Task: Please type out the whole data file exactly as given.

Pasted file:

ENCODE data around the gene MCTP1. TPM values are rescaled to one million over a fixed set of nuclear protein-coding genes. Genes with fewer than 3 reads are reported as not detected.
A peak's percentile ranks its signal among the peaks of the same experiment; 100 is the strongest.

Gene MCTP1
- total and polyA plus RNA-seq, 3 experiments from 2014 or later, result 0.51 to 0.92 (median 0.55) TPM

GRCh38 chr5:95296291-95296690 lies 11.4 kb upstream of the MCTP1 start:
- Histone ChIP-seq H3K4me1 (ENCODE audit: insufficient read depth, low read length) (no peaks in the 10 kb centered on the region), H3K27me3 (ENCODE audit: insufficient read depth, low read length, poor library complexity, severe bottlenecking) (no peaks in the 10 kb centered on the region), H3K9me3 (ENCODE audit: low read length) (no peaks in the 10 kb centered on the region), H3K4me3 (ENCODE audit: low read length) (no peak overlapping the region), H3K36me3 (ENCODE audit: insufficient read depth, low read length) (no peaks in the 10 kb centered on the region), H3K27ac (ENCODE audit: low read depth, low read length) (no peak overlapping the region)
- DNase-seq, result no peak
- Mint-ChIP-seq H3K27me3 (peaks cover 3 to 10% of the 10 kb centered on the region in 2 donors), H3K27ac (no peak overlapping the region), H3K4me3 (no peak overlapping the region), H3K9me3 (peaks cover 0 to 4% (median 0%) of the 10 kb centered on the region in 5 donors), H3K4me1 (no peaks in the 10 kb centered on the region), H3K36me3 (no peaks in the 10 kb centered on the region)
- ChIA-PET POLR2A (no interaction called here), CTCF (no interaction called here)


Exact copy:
ENCODE data around the gene MCTP1. TPM values are rescaled to one million over a fixed set of nuclear protein-coding genes. Genes with fewer than 3 reads are reported as not detected.
A peak's percentile ranks its signal among the peaks of the same experiment; 100 is the strongest.

Gene MCTP1
- total and polyA plus RNA-seq, 3 experiments from 2014 or later, result 0.51 to 0.92 (median 0.55) TPM

GRCh38 chr5:95296291-95296690 lies 11.4 kb upstream of the MCTP1 start:
- Histone ChIP-seq H3K4me1 (ENCODE audit: insufficient read depth, low read length) (no peaks in the 10 kb centered on the region), H3K27me3 (ENCODE audit: insufficient read depth, low read length, poor library complexity, severe bottlenecking) (no peaks in the 10 kb centered on the region), H3K9me3 (ENCODE audit: low read length) (no peaks in the 10 kb centered on the region), H3K4me3 (ENCODE audit: low read length) (no peak overlapping the region), H3K36me3 (ENCODE audit: insufficient read depth, low read length) (no peaks in the 10 kb centered on the region), H3K27ac (ENCODE audit: low read depth, low read length) (no peak overlapping the region)
- DNase-seq, result no peak
- Mint-ChIP-seq H3K27me3 (peaks cover 3 to 10% of the 10 kb centered on the region in 2 donors), H3K27ac (no peak overlapping the region), H3K4me3 (no peak overlapping the region), H3K9me3 (peaks cover 0 to 4% (median 0%) of the 10 kb centered on the region in 5 donors), H3K4me1 (no peaks in the 10 kb centered on the region), H3K36me3 (no peaks in the 10 kb centered on the region)
- ChIA-PET POLR2A (no interaction called here), CTCF (no interaction called here)